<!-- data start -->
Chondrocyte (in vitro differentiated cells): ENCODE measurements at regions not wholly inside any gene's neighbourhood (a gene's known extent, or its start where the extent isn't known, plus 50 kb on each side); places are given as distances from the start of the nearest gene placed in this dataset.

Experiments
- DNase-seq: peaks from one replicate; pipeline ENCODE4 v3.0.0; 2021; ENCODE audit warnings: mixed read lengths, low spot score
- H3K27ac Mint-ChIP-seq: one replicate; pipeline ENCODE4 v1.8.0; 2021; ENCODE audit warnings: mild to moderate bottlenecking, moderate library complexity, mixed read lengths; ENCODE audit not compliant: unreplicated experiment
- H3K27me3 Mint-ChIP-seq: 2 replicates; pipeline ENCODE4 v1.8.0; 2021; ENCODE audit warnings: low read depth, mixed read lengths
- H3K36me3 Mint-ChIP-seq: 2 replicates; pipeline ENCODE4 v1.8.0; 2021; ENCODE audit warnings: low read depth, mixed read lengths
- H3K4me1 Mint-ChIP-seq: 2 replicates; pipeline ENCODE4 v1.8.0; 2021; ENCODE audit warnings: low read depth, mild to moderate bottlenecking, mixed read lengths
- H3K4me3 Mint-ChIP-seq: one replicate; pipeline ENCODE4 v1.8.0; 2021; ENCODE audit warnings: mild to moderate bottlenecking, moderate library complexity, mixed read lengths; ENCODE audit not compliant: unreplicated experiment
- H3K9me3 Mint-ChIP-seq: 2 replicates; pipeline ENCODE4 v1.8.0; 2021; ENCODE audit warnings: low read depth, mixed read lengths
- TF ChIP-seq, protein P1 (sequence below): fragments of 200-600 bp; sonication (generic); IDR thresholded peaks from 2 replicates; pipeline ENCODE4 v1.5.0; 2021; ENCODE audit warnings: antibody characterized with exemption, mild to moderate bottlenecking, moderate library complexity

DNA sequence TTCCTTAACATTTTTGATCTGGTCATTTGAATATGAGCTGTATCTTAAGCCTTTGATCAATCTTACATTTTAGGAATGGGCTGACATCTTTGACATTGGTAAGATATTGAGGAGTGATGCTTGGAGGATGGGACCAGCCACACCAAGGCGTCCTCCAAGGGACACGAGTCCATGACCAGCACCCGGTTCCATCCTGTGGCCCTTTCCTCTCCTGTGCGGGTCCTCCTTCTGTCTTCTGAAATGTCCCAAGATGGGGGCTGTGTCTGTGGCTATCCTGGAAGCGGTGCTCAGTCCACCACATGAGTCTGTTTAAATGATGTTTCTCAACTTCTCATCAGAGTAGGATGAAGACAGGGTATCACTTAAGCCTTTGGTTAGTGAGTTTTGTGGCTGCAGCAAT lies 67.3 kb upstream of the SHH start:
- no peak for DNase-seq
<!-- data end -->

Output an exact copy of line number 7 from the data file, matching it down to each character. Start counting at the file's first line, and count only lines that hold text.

- H3K4me1 Mint-ChIP-seq: 2 replicates; pipeline ENCODE4 v1.8.0; 2021; ENCODE audit warnings: low read depth, mild to moderate bottlenecking, mixed read lengths